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How To Work As A Team

By bro Lee Tian Seng


If you have tried paddling a two-person canoe, you would probably understand the importance of teamwork. To move your canoe smoothly and swiftly forward, you and your partner need to be paddling in tandem with roughly even pulls and in the same direction. If there is no teamwork, you will get nowhere. In marriage, team-work is crucial as well. Couples cannot “get anywhere” without working together and having a common goal. Sometimes, couples seem to be working against each other than together. It is also not easy to follow through when you feel that your partner is not doing his or her part as a teammate. There are a few things that you can do if you are feeling this way.


To begin with, a couple should recognise that each one has unique strengths and weaknesses, and assign clear roles. So, instead of been critical about your partner’s weaknesses, one could compensate and build on his or her strengths. This helps in assigning roles and setting up right expectations. When I asked a couple if they have dis-cussed about sharing duties in housework, the man was quick to volunteer, “Anything that is too heavy and high to reach, I will handle!” Think about assigning roles that match each other’s strengths and teamwork will be smoother.


1 Peter 3:7 - Husbands, likewise, dwell with them with understanding, giving honor to the wife, as to the weaker vessel, and as being heirs together of the grace of life, that your prayers may not be hindered.


Communicating one’s expectations is vital for teamwork. If a couple plan to renovate their house and quickly get into doing it without discussion and agreement, it will surely result in quarrels and unhappiness. One may be thinking of just giving the house a fresh coat of paint and changing the curtains, but the other partner could be thinking of giving the house a major facelift. Talking about each other’s expectations on how things should be done or on how each should be treated are of primary importance. For example, if you expect your husband to spend some time with the kids so that you can go shopping with your mother, then this needs to be communi-cated.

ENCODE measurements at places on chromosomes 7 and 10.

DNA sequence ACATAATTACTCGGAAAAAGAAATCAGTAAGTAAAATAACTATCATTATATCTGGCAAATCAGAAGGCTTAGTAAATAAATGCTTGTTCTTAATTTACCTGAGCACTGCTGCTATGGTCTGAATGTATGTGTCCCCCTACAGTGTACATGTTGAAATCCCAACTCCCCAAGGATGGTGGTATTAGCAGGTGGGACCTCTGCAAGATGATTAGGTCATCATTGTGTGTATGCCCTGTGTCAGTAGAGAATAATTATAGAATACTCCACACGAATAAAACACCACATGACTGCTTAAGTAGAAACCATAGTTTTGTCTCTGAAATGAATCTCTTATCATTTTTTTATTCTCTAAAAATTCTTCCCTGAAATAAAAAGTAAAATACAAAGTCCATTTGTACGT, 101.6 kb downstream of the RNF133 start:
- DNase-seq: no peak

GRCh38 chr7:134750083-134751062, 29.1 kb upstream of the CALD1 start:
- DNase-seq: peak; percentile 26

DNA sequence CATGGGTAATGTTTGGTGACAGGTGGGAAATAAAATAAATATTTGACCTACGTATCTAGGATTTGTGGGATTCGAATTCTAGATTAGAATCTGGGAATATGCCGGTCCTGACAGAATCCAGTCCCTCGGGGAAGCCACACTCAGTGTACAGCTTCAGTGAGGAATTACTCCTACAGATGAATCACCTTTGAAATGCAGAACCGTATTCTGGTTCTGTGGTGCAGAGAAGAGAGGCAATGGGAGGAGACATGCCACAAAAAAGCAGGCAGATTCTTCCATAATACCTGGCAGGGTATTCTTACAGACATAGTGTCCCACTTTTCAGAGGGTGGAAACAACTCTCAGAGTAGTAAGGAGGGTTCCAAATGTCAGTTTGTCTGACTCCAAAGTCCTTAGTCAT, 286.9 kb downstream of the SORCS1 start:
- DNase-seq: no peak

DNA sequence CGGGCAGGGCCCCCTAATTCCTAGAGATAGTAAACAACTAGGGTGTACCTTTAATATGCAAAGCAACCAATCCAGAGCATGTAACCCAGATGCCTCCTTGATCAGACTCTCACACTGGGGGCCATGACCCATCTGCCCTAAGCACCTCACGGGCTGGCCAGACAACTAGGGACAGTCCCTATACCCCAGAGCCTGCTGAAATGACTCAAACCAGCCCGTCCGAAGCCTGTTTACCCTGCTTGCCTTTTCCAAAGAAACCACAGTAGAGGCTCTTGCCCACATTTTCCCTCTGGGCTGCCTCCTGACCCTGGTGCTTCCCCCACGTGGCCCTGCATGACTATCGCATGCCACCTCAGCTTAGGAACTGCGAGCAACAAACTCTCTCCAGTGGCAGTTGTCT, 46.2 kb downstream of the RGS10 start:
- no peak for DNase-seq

1 Peter 3:8-9 - Finally, all of you be of one mind, having compassion for one another; love as brothers, be tender-hearted, be courteous; not returning evil for evil or reviling for reviling, but on the contrary blessing, knowing that you were called to this, that you may inherit a blessing.


Can two walk together when they are going in different directions? Teamwork will only work when couples have shared physical and spiritual goals. If one wants to see the family more involved in church work but the other wants just to do the minimum, there will be conflicts. Trying to live together as a team without a common and shared goal is frustrating. Therefore, go ahead and share your dreams and goals with your partner and be pre-pared to make adjustments for one another. This way, both can work together and support each other to achieve a common goal.


Amos 3:3 - Can two walk together, unless they are agreed?


Can one person paddle a two-person canoe? Apparently, it is possible but they have to deliberately sit them-selves toward the centre of the canoe and employ corrective paddling strokes to keep the canoe on a straight path. Isn’t it tough? Similarly, to expect one person to make the marriage works is tough. There is a need for teamwork.

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